Mark Girolami is the Sir Kirby Laing Professor of Civil Engineering (1965) within the Department of Engineering at the University of Cambridge where he also holds the Royal Academy of Engineering Research Chair in Data Centric Engineering. In this role he will provide academic leadership for the Centre for Digital Built Britain across the University and more broadly throughout the national and international research communities. Prior to joining the University of Cambridge he held the Chair of Statistics in the Department of Mathematicsat Imperial College London.
He was one of the original founding Executive Directors of the Alan Turing Institute the UK’s national institute for Data Science and Artificial Intelligence, after which he was appointed as Strategic Programme Director at Turing, where he established and continues to lead the Lloyd’s Register FoundationProgramme on Data Centric Engineering.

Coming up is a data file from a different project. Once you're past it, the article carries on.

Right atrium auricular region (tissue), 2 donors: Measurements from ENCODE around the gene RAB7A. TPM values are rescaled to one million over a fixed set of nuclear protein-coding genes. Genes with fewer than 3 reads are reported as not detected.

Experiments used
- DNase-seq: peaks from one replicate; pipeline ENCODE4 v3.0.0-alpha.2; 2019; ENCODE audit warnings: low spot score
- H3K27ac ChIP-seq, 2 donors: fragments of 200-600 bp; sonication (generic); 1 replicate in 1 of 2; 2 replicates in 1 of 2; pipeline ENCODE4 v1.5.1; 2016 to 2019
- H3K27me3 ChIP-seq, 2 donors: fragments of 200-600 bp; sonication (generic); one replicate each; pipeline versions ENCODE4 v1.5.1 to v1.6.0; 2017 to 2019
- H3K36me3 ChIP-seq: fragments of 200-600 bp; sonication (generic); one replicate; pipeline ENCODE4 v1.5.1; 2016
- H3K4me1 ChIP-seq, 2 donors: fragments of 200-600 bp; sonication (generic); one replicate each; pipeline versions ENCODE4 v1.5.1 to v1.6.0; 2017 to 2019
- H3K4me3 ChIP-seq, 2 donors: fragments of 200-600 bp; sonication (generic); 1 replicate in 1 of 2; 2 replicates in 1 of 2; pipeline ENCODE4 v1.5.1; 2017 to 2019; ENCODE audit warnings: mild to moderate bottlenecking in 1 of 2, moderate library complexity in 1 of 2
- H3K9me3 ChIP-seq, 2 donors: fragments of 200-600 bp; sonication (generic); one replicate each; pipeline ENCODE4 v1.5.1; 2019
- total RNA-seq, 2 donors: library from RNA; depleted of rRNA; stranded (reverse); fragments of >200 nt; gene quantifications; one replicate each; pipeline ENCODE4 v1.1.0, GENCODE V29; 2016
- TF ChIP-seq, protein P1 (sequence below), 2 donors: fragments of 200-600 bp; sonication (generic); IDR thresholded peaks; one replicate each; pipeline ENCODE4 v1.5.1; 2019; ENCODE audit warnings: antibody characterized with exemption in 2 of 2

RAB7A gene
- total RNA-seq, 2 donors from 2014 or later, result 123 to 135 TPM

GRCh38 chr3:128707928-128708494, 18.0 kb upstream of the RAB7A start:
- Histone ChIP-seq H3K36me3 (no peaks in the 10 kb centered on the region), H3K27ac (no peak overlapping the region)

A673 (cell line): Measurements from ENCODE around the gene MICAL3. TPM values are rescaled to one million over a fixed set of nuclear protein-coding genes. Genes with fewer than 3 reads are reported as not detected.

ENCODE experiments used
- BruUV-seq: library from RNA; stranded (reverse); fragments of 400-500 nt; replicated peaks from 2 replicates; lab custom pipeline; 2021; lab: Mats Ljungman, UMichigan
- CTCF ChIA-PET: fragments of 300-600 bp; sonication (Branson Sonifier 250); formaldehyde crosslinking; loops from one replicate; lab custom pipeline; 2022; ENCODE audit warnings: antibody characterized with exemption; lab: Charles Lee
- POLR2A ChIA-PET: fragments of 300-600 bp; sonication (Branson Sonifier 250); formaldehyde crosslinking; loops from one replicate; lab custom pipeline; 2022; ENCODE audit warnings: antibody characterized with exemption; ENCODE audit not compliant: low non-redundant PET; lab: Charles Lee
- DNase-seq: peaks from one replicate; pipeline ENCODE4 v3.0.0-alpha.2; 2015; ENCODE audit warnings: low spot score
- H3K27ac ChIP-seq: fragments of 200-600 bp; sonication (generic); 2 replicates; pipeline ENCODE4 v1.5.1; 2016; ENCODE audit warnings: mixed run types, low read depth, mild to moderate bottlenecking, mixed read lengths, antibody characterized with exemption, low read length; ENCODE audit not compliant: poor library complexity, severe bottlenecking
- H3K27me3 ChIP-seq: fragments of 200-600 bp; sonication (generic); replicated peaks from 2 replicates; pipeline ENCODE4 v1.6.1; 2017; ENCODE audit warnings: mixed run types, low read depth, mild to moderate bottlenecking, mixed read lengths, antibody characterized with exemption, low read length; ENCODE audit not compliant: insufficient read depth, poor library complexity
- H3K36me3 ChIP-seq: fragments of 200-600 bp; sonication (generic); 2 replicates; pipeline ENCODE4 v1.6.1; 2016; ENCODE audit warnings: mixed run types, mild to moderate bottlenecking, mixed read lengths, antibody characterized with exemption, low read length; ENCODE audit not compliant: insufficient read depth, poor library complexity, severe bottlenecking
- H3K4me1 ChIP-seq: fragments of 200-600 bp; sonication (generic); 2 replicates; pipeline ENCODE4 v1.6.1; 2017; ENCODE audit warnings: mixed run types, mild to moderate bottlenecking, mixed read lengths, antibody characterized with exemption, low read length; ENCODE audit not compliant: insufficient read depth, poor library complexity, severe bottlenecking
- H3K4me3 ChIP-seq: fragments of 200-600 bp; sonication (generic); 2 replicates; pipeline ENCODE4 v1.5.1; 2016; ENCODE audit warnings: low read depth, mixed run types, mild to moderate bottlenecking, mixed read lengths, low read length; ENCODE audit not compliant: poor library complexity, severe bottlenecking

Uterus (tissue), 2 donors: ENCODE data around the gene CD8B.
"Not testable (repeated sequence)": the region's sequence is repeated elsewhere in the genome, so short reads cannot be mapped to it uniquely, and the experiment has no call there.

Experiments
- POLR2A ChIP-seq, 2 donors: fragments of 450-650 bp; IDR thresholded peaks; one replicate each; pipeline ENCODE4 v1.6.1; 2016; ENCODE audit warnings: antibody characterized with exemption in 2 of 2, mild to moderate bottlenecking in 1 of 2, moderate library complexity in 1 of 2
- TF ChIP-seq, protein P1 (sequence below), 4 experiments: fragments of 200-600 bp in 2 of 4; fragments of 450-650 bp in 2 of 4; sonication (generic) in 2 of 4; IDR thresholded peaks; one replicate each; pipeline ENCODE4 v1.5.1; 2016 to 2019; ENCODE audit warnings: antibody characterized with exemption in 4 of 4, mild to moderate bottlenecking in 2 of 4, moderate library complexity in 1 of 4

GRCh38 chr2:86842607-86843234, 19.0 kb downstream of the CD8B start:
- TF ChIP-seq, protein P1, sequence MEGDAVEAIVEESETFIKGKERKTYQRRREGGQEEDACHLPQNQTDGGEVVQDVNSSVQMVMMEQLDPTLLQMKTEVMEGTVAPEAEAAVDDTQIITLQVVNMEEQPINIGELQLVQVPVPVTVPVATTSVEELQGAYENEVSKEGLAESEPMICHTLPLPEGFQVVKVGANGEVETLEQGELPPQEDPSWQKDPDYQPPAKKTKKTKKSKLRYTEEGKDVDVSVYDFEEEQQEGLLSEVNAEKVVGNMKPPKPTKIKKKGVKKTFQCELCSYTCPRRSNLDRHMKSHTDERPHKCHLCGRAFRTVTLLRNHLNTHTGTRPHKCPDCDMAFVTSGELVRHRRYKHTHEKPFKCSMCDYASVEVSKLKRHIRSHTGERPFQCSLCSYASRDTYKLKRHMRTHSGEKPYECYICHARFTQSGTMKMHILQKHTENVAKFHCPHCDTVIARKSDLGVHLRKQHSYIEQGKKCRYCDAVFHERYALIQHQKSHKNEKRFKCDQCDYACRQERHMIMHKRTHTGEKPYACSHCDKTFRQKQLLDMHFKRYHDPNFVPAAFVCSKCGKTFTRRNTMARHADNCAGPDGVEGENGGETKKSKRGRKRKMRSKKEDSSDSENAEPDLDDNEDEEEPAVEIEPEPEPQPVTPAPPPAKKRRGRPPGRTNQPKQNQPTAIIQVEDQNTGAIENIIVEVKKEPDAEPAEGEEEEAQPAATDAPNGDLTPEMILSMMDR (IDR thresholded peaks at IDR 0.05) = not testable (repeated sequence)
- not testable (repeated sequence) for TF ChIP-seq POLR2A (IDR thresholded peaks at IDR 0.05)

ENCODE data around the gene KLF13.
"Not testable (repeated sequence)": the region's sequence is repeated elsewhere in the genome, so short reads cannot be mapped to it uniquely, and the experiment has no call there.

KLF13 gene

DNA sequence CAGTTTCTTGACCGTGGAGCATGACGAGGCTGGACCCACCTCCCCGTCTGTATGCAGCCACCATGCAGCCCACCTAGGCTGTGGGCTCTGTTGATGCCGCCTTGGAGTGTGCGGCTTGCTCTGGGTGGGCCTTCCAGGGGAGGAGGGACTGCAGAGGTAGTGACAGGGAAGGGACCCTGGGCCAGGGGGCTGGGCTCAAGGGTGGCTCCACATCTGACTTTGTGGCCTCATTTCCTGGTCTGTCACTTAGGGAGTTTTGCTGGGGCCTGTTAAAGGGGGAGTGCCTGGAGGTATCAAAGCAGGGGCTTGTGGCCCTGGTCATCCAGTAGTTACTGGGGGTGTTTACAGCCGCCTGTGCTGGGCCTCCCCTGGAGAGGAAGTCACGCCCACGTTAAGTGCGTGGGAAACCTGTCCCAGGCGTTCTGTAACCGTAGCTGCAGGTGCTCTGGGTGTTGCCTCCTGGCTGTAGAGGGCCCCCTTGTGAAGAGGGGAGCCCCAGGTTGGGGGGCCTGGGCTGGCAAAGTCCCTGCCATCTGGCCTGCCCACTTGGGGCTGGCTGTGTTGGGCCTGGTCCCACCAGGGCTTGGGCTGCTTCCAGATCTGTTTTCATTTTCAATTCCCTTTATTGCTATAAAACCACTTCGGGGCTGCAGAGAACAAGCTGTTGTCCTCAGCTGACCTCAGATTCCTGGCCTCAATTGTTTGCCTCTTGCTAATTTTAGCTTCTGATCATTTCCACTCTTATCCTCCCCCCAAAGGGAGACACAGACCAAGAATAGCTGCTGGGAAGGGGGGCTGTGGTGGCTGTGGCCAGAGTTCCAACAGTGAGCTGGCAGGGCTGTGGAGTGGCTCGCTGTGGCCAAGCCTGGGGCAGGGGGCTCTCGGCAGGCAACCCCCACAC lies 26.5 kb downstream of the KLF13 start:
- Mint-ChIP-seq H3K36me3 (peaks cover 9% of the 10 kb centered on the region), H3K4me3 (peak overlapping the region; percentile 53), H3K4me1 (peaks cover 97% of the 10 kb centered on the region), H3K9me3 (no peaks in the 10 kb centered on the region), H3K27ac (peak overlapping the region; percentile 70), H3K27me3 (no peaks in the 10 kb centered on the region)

Professor Girolami is an elected fellow of the Royal Society of Edinburgh, he was an EPSRC Advanced Research Fellow (2007-2012), an EPSRC Established Career Research Fellow (2012-2018), and a recipient of a Royal Society Wolfson Research Merit Award.
He delivered the IMS Medallion Lecture at the Joint Statistical Meeting 2017, and the Bernoulli Society Forum Lecture at the European Meeting of Statisticians 2017.
In 2020 Professor Girolami will deliver the BCS and IET Turing Talk in London, Manchester, and Belfast.